[Article 1.1 defines Internet Service Providers (ISP) as the technological intermediaries who allow access, connection and interconnection to networks and data on the Internet. This also includes those spaces that save and publish data. Article 2.3 clearly outlines ISPs' liability and states that ISPs that serve as technical intermediaries will not be held responsible for content originating from a third party, even if they are distributed through that ISP. The content, however, cannot be altered by the ISP, which cannot choose the contents' destination].
[copyright, publicity right, privacy, freedom of expression, search engines, Google, Yahoo, linking, notice, take down, filtering thumbnails]
[The case discussed the question whether search engines are liable for linking in search results to third-party content that violates fundamental rights or infringes copyright. The decision was largely favorable to search engines. The Court (1) repudiated a strict liability standard and adopted a test based on actual knowledge and negligence; (2) requested judicial review for issuing a notice to take down content (except in a few cases of "gross and manifest harm"); (3) rejected any filtering obligation to prevent infringing links from appearing in the future; and, finally, (4) construed Google Image thumbnails as links and not Google’s own content.] [See also CIS Blog]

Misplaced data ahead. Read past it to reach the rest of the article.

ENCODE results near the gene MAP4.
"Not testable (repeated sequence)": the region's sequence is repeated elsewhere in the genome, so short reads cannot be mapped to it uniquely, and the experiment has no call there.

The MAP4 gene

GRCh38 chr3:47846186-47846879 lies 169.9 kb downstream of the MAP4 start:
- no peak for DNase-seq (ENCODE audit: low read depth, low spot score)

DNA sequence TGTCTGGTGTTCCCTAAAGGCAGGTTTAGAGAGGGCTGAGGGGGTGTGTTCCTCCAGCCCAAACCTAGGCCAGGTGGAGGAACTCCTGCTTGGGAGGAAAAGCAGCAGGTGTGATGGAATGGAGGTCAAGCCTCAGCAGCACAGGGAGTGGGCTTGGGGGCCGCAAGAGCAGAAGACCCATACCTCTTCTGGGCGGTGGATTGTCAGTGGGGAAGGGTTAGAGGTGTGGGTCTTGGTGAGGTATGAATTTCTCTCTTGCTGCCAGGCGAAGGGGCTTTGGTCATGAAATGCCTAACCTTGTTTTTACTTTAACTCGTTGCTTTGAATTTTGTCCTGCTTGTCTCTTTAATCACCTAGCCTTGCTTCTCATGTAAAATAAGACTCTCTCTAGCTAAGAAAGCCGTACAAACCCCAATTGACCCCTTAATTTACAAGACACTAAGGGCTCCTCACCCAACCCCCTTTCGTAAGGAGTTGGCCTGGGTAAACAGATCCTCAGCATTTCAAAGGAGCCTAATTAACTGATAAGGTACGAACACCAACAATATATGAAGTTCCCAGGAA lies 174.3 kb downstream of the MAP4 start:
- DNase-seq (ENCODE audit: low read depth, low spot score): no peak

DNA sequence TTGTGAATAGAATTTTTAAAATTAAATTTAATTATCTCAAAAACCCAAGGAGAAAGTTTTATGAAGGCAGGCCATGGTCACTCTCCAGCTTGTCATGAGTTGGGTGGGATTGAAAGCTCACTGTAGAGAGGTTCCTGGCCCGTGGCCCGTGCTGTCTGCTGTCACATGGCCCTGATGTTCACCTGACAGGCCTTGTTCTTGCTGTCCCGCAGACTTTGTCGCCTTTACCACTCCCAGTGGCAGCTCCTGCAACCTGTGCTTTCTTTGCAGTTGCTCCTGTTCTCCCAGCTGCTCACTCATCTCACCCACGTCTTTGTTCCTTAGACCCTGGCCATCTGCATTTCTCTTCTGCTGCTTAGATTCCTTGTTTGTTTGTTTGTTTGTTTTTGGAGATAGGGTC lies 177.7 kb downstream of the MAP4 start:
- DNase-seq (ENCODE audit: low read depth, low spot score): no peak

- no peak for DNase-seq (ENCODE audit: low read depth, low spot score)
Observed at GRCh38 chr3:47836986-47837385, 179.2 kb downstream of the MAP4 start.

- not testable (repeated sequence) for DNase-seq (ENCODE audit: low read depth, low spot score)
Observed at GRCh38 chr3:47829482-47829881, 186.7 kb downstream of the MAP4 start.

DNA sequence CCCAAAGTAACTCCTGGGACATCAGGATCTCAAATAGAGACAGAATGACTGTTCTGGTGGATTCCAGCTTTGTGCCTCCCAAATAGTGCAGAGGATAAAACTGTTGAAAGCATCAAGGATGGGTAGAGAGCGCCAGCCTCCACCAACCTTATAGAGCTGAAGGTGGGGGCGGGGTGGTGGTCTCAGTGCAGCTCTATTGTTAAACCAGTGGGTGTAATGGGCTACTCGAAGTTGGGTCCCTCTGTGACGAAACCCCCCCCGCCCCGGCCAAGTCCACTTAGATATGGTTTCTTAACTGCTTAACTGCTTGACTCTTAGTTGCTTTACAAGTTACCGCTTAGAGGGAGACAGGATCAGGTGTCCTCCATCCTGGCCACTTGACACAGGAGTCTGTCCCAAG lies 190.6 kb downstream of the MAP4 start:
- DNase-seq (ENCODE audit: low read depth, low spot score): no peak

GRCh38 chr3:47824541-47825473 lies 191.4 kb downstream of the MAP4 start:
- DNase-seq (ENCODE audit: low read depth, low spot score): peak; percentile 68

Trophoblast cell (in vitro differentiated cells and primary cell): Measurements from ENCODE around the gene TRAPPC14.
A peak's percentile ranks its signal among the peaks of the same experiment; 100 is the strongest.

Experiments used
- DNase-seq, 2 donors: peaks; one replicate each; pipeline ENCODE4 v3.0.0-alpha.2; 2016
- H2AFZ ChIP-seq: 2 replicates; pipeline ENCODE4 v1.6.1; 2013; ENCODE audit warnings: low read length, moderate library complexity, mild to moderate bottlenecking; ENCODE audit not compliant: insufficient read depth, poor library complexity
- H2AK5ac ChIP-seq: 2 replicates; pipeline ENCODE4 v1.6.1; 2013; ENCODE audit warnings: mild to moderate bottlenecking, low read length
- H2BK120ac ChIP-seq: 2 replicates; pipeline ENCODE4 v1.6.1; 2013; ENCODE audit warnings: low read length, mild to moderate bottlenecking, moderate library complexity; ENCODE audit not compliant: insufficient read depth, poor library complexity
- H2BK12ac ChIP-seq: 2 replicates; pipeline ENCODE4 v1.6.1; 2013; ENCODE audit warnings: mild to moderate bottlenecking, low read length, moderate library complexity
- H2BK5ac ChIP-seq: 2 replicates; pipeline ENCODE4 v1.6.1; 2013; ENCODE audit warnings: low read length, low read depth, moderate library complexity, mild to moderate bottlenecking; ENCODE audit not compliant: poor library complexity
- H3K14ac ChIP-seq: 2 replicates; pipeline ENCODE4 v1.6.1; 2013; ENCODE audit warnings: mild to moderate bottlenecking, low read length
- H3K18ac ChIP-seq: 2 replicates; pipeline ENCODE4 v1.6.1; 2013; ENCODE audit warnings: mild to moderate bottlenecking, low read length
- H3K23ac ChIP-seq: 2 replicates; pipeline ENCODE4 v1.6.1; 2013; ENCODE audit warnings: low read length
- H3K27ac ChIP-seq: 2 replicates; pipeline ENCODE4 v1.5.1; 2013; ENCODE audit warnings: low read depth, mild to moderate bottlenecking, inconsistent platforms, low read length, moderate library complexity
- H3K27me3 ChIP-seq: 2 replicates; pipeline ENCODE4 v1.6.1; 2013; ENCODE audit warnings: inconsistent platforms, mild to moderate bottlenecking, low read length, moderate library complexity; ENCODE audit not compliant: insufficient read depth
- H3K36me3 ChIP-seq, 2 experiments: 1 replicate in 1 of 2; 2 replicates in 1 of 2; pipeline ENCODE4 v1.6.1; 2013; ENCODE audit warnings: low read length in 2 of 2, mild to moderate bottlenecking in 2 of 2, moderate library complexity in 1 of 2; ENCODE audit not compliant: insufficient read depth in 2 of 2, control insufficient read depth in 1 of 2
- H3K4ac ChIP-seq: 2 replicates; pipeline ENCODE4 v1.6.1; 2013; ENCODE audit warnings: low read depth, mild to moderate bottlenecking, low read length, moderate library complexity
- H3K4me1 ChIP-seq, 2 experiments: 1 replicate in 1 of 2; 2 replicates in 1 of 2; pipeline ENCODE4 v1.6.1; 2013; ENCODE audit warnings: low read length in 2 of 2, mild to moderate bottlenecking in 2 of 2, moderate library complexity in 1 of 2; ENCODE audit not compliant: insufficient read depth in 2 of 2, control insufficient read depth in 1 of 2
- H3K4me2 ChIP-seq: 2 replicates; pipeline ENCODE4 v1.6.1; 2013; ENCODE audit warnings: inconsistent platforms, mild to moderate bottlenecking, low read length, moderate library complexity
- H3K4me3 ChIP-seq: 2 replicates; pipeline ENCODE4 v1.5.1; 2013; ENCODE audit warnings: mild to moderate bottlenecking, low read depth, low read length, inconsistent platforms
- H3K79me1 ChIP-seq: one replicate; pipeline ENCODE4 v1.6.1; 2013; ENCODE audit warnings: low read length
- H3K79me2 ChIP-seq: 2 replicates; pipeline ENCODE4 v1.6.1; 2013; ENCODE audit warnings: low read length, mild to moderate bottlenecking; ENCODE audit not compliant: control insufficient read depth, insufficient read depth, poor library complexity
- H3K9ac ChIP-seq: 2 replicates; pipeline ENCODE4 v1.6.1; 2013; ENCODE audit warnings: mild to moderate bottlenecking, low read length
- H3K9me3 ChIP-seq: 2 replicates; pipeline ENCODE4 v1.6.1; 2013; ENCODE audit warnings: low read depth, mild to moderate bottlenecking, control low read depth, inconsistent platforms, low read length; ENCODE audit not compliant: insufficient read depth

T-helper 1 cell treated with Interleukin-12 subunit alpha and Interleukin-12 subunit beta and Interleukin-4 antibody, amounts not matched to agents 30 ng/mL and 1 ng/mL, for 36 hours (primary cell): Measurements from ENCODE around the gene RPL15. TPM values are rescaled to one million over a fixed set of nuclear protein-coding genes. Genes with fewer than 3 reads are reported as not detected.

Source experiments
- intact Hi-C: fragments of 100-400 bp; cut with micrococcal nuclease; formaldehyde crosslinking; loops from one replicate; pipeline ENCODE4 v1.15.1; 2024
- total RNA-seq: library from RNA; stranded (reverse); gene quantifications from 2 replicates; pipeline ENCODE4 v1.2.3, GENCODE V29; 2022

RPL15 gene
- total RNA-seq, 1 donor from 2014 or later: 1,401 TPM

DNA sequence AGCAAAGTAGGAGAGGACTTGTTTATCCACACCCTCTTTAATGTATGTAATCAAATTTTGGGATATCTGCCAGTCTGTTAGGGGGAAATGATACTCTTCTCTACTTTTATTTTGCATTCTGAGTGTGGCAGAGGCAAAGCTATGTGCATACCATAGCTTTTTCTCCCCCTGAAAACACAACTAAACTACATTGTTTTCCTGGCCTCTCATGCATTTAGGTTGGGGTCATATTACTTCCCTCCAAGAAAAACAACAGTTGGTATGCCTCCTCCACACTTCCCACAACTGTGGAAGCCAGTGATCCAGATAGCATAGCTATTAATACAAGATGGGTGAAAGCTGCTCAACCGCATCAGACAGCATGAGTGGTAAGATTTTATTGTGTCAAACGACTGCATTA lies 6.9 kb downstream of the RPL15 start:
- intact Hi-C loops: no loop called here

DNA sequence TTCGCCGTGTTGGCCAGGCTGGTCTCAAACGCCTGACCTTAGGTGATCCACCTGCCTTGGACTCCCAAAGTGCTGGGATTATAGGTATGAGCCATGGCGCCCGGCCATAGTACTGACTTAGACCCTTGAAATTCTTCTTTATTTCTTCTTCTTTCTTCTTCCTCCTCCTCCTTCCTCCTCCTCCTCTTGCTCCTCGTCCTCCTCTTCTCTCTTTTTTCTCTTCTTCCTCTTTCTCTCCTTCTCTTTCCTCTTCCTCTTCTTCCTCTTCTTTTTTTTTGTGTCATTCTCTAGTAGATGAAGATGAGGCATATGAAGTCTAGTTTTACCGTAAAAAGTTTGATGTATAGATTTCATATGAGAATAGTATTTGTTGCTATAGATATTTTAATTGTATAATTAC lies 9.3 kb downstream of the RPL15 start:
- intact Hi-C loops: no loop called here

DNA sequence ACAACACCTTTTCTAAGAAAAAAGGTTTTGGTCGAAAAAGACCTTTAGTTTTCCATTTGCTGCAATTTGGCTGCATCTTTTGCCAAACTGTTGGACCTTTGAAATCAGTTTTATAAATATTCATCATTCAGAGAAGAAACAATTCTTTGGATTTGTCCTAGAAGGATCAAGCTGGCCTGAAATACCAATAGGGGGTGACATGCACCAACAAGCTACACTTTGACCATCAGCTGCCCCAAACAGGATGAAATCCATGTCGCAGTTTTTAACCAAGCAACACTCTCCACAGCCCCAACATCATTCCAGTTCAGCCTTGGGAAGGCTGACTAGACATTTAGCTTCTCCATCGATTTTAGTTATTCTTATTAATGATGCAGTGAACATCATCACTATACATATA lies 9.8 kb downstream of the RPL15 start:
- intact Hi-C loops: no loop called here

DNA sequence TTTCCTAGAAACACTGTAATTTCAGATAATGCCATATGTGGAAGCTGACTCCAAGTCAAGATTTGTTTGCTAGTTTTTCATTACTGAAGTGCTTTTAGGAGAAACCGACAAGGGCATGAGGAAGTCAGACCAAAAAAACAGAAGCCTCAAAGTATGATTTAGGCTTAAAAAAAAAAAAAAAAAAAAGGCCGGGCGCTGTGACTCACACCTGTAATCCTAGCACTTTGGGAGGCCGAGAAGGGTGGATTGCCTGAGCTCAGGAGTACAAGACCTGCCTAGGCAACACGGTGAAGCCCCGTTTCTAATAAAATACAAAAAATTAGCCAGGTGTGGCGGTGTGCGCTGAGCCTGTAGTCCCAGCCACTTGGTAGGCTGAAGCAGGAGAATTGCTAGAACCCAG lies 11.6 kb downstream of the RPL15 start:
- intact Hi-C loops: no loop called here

[freedom of speech, freedom of expression, slander, inadmissibility of damages]
[The civil court charged a journalist for describing Ariel Bernardo Sujarchuk, sub secretary at the University of Buenos Aires, as sinister in a published blog. The Supreme Court applied a known doctrine - The Campillay doctrine - determining that a journalist or, a publisher is not liable for the content published if he or she clearly mentioned the source from which the content is taken, while also not having contributed substantially to the content that was published. In the end, the Court revoked the sentence condemning the journalist].
[copyright, publicity right, privacy, freedom of expression, search engines, linking, blocking order ]
[This case is one among numerous civil lawsuits brought against the search engines Google and Yahoo! by different ‘celebrities’ and well‐known public figures for violation of their honor and privacy (see below Rodriguez and Da Cuhna for more background information). In this case, the court found search engines strictly liable under Article 1113 of the Civil Code, which imposes liability, regardless of knowledge or intention, to those performing risky acts (e.g. indexing third party content creating wider audiences for illegitimate content) or serving as the “guardians” of the thing that generates the damage (e.g. the search engine’s software).]
Cámara Nacional de Apelaciones en lo Criminal y Correccional de la Capital Federal [National Court of Criminal Appeals, Buenos Aires capital District], Criminal, “P., L. y otros”, October 28, 2013